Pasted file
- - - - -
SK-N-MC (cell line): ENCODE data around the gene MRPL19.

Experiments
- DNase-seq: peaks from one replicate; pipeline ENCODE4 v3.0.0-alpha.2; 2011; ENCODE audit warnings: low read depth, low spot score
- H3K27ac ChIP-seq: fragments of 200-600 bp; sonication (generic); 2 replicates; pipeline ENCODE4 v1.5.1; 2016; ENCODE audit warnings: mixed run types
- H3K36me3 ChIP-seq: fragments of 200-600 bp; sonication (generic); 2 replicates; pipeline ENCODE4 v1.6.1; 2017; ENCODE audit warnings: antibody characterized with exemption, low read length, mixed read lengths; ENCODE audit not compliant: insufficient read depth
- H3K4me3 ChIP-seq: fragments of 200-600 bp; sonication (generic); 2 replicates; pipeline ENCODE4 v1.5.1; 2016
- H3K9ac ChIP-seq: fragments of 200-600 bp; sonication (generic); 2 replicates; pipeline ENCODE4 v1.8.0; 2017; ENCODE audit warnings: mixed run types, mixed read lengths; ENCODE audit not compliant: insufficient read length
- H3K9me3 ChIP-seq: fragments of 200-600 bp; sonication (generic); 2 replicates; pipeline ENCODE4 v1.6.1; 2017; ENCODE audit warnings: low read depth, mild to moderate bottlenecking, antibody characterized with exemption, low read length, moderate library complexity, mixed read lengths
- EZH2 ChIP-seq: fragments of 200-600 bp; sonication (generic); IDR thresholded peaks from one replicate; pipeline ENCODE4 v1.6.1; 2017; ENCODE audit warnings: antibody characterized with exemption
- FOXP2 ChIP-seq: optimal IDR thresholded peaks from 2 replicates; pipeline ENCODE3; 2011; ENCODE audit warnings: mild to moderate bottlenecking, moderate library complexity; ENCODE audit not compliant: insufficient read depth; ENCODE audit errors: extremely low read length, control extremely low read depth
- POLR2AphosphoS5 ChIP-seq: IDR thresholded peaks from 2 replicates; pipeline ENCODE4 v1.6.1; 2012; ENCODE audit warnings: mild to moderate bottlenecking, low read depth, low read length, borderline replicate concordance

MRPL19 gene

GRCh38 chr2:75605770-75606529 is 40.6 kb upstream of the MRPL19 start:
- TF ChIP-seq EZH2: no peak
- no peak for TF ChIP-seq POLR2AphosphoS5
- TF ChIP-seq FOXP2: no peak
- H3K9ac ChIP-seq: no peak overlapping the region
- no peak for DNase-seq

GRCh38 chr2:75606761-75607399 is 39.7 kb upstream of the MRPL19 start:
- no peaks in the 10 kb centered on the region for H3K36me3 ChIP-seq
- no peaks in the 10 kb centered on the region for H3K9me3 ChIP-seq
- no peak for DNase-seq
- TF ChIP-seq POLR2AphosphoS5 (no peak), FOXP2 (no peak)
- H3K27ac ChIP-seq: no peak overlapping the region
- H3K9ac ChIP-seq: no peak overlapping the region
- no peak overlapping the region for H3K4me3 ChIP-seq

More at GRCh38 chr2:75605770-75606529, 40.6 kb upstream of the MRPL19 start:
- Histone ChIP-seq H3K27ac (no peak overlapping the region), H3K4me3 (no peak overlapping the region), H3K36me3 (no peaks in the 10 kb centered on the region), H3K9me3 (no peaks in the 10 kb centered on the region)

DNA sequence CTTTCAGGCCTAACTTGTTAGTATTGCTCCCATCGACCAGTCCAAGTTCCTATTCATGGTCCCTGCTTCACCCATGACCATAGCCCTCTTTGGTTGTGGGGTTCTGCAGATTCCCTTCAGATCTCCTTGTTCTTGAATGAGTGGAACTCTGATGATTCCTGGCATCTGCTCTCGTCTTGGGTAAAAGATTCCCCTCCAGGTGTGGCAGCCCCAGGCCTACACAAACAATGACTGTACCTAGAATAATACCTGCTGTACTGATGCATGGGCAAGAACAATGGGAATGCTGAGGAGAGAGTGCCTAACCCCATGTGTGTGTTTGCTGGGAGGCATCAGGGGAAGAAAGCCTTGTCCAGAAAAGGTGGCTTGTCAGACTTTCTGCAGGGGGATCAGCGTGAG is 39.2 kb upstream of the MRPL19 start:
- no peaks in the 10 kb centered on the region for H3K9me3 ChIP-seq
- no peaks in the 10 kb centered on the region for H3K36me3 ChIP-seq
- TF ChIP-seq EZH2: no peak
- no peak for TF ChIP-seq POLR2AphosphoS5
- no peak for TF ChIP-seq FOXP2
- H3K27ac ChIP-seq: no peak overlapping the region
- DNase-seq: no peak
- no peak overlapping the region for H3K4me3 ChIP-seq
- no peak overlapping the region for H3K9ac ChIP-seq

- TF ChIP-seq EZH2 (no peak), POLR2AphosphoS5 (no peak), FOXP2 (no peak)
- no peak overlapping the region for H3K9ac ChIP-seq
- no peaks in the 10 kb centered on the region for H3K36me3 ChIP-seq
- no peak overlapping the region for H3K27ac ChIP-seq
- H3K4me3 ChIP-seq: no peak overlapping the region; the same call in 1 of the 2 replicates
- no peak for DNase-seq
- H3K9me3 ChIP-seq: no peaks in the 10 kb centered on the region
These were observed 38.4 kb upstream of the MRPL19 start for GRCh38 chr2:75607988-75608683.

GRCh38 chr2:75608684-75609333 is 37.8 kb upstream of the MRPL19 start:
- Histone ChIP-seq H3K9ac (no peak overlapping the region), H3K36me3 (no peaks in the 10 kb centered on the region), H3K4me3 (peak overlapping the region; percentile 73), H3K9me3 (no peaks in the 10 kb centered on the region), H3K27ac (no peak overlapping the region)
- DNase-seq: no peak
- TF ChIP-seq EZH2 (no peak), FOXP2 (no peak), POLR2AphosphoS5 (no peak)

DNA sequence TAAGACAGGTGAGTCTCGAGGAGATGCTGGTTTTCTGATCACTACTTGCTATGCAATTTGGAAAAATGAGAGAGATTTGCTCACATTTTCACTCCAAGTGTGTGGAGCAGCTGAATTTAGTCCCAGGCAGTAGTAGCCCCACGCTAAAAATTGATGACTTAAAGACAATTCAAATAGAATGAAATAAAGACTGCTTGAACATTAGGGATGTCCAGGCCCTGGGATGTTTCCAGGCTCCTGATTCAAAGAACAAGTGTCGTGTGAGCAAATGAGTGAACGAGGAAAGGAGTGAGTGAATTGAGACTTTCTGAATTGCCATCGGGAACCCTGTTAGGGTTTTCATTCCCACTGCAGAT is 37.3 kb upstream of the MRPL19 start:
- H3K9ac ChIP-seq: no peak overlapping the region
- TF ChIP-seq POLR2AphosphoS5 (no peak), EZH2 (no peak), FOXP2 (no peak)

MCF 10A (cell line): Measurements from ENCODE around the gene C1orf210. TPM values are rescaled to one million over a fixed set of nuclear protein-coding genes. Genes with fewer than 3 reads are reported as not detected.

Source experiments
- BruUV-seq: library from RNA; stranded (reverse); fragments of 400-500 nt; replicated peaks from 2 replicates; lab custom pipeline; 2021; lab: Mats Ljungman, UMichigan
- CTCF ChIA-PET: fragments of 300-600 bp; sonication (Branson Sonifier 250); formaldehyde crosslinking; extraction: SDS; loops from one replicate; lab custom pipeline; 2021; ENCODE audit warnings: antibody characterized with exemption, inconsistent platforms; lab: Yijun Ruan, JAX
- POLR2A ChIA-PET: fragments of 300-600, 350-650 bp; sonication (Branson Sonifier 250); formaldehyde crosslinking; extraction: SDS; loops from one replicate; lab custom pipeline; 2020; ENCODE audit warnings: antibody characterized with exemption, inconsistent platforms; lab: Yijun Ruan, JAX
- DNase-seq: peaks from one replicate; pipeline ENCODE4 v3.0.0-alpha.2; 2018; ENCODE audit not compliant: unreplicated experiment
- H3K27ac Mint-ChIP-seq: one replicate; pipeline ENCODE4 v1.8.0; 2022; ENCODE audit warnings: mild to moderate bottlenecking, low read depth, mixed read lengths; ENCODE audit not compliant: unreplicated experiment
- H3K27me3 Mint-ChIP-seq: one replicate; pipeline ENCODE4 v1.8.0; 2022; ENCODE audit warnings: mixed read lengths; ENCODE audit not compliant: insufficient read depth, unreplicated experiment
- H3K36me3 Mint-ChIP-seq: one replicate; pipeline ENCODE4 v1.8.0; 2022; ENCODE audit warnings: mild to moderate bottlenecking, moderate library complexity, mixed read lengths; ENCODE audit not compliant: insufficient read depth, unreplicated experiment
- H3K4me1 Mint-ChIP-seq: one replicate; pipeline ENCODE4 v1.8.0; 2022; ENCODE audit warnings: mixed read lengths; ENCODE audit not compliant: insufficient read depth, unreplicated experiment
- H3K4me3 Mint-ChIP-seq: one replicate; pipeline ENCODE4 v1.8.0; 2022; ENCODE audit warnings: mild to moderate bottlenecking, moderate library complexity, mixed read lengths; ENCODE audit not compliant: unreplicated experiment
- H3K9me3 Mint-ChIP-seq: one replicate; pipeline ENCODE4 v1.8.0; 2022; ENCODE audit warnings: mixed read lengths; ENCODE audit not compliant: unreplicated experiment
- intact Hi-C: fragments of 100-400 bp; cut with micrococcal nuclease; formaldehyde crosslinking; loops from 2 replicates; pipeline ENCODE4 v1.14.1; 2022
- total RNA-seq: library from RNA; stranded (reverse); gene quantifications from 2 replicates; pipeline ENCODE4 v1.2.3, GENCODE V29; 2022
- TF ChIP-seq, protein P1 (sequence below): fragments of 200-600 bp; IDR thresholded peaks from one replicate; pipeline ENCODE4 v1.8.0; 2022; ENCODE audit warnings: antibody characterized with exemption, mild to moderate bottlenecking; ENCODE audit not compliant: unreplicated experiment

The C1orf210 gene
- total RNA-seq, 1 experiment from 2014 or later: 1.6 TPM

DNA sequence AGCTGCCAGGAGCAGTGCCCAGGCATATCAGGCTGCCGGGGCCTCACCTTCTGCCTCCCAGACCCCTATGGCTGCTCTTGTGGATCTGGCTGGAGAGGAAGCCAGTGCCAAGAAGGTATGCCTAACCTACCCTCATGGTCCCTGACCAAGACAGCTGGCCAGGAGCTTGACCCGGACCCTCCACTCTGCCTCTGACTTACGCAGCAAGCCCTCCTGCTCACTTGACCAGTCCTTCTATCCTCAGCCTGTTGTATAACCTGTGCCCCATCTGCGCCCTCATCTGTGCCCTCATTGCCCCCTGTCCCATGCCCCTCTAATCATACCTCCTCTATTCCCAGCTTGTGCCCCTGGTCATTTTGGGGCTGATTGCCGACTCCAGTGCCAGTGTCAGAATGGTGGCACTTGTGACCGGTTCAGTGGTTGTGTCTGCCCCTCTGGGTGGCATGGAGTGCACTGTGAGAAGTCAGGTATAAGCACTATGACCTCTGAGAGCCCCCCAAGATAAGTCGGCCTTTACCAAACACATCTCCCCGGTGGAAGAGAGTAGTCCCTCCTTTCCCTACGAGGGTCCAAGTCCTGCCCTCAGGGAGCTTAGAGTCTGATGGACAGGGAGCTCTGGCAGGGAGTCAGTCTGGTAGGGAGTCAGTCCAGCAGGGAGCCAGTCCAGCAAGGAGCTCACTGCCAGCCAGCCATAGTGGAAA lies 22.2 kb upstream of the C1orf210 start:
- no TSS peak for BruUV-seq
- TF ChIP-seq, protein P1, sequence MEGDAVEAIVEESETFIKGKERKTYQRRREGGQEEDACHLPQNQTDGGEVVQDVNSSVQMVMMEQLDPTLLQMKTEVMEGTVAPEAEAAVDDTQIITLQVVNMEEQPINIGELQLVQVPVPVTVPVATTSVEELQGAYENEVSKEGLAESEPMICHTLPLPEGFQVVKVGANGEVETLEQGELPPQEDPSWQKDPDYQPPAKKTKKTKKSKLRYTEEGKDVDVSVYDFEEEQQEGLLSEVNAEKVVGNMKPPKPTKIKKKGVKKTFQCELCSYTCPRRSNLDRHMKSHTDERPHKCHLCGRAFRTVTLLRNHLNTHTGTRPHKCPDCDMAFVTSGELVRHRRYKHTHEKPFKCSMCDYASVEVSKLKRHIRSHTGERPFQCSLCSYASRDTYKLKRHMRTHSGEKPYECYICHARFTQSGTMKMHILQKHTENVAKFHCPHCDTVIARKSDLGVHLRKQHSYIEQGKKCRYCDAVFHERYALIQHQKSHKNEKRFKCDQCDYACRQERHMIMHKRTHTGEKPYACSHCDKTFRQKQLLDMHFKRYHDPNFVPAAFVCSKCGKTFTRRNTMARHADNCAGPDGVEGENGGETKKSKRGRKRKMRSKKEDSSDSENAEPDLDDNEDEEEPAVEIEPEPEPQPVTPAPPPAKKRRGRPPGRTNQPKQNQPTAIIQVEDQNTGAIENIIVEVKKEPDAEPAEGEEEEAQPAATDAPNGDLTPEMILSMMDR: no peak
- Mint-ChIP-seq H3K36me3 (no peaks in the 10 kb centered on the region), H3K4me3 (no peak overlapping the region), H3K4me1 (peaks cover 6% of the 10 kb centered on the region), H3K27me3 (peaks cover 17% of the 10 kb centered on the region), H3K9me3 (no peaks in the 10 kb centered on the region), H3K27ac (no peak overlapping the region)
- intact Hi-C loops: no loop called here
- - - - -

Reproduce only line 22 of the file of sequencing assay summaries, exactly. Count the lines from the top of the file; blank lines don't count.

- no peak for DNase-seq